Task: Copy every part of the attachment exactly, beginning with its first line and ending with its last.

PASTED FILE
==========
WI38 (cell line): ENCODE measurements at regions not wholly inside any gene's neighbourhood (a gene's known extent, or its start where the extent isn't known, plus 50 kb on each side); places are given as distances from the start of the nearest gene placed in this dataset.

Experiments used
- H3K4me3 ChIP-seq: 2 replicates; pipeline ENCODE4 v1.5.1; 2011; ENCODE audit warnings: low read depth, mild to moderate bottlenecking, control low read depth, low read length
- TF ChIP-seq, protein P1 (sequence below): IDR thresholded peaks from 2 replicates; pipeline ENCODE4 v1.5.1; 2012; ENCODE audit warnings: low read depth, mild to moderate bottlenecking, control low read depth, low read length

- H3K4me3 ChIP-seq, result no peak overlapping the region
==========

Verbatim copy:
WI38 (cell line): ENCODE measurements at regions not wholly inside any gene's neighbourhood (a gene's known extent, or its start where the extent isn't known, plus 50 kb on each side); places are given as distances from the start of the nearest gene placed in this dataset.

Experiments used
- H3K4me3 ChIP-seq: 2 replicates; pipeline ENCODE4 v1.5.1; 2011; ENCODE audit warnings: low read depth, mild to moderate bottlenecking, control low read depth, low read length
- TF ChIP-seq, protein P1 (sequence below): IDR thresholded peaks from 2 replicates; pipeline ENCODE4 v1.5.1; 2012; ENCODE audit warnings: low read depth, mild to moderate bottlenecking, control low read depth, low read length

- H3K4me3 ChIP-seq, result no peak overlapping the region